Heralded as “one of the most important studies ever made of the rise and fall of chattel slavery in the United States,” U-M historian Dwight Lowell Dumond’s progressive “Antislavery: The Crusade for Freedom in America” made waves in 1961 for speaking candidly about slavery. The work was a hefty 44 chapters and did not shy away from the facts nor the author’s opinion. Contemporary historians criticized him for taking a moral stance in his writing, and he received waves of hate mail that called him a communist, charged him with inciting violence, and echoed racist ideology. However, Dumond was undeterred and he continued writing and speaking about racial injustice until his death in 1967.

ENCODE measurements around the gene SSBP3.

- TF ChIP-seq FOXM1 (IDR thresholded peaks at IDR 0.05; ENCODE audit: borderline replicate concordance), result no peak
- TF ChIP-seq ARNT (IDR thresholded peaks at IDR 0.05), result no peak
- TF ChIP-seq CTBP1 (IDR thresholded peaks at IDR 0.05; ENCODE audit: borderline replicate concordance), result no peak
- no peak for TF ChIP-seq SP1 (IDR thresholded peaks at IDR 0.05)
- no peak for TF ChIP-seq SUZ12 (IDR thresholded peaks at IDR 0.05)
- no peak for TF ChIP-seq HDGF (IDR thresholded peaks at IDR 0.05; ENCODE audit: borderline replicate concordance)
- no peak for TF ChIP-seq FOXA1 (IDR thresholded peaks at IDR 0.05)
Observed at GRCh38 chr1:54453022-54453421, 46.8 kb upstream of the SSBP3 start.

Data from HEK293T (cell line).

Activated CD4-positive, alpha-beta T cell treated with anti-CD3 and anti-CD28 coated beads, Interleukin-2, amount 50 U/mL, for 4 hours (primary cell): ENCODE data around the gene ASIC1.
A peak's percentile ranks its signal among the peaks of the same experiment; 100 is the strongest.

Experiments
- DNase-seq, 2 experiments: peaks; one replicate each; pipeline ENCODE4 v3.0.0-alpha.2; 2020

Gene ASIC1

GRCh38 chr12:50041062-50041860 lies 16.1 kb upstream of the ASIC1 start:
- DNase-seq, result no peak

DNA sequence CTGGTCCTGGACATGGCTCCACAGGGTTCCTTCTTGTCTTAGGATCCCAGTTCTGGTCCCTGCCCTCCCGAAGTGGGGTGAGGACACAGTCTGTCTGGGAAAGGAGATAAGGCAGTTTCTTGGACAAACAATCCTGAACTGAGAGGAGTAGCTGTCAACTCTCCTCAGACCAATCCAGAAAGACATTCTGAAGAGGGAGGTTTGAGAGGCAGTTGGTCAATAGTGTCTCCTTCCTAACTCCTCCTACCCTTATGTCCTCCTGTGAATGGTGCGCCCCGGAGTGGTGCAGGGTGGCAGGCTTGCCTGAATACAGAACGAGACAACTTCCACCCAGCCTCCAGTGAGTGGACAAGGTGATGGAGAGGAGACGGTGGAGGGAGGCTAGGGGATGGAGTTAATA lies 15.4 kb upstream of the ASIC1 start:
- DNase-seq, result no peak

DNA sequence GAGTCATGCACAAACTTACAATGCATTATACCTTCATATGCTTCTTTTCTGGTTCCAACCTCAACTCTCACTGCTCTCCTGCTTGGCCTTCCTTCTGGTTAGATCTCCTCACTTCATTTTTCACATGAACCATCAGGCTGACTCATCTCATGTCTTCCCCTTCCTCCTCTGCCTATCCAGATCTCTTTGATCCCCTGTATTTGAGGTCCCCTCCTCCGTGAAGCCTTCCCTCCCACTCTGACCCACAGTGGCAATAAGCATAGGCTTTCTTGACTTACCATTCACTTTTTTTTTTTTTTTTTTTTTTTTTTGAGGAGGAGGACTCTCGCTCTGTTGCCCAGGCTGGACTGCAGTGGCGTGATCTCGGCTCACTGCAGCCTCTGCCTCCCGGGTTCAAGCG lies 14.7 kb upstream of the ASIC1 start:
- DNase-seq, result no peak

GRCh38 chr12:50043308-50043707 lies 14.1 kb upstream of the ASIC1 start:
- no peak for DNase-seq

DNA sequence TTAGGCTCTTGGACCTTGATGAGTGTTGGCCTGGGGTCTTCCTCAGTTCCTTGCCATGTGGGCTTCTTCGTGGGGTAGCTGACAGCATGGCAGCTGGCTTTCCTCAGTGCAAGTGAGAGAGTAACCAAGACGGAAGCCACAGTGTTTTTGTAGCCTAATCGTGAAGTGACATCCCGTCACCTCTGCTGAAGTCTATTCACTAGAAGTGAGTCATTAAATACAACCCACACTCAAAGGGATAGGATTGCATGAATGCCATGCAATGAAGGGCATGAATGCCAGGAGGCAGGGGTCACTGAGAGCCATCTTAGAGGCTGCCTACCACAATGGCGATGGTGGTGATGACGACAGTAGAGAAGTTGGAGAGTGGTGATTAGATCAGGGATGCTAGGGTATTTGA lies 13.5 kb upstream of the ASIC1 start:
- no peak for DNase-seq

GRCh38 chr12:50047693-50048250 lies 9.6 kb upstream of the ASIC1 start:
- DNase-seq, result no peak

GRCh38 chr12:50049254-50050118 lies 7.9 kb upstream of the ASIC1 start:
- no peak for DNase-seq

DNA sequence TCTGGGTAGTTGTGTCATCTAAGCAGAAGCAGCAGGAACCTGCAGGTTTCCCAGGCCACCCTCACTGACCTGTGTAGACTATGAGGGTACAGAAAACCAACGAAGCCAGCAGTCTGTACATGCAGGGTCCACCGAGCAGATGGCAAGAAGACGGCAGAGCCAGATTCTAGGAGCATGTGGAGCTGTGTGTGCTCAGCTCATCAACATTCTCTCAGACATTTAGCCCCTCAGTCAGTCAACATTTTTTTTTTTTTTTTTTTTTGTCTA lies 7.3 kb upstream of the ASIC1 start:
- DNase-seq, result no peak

— Adapted from “Freedom Writer” by James Tobin, Michigan Today